Creating Expectations | with Alexander Kriwoluzky, Andrea Papadia, Moritz Schularick
If the present behavior of forward-looking economic agents is driven by their expectations about the future, can governments influence the economy by creating expectations? More precisely, can governments, by skillfully managing and guiding the public’s perception of present and future policies, boost activity and employment in the present without actually spending much? Do words speaklouder than deeds after all?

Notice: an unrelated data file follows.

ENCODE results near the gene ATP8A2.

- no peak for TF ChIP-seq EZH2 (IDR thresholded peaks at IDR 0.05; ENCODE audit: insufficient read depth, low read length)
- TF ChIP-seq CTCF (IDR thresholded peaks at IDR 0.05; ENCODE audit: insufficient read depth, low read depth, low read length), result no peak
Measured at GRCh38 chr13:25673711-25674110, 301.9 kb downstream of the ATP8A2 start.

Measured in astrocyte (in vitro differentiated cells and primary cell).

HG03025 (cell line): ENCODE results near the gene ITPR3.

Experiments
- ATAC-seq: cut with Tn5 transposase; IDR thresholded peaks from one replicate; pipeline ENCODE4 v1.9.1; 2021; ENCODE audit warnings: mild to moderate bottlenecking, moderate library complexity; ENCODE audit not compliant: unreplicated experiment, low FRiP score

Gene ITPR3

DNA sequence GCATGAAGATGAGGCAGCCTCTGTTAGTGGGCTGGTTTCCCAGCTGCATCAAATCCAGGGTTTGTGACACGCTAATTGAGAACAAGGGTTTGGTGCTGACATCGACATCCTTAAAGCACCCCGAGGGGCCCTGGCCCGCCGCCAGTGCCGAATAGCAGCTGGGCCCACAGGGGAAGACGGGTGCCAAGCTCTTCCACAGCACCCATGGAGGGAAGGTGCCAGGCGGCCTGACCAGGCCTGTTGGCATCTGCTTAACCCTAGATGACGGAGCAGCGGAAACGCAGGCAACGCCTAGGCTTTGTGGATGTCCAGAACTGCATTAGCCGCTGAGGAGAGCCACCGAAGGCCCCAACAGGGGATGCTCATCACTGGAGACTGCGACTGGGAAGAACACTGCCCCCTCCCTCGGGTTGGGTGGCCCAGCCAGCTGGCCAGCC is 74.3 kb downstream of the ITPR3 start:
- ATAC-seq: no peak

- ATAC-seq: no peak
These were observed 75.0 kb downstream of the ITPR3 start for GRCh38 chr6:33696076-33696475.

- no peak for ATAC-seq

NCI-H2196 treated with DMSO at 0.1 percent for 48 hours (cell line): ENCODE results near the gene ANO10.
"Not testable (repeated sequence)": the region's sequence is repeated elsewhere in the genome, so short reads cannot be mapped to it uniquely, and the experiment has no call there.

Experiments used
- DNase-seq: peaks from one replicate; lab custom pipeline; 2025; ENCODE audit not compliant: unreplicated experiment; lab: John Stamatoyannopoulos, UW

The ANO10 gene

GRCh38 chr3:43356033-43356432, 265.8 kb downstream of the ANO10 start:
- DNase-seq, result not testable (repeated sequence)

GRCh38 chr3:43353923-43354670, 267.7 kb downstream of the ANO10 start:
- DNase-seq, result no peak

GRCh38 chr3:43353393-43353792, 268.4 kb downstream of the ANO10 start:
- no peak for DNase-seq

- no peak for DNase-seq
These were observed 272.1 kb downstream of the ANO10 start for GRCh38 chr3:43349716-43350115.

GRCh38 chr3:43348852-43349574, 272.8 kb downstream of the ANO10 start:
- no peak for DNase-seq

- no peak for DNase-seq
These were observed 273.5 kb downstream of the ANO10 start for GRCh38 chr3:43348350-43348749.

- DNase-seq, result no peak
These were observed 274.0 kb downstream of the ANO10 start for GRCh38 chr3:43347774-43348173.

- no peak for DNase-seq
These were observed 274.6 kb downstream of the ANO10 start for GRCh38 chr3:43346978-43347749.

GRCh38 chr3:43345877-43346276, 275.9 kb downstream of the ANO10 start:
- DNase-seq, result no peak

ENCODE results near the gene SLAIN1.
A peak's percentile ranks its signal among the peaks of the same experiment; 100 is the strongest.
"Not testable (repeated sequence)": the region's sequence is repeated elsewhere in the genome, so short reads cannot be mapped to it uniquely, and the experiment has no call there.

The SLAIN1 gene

We study this question in the context of one of the most consequential macroeconomic success stories of the 20th century that has, to date, defied the explanations advanced within the literature: the recovery of the German economy from the Great Depression under the Nazis from 1933 onwards. Revisiting the causes of the German recovery in the 1930s, our project asks if the role of fiscal policy as a driver of the recovery has to be fundamentally reassessed once the effects of expectation creation are considered. The central hypothesis we explore is that Nazi communication and propaganda efforts created the perception of large present and future fiscal spending and thereby boosted the effectiveness of the fiscal stimulus much beyond its actual size.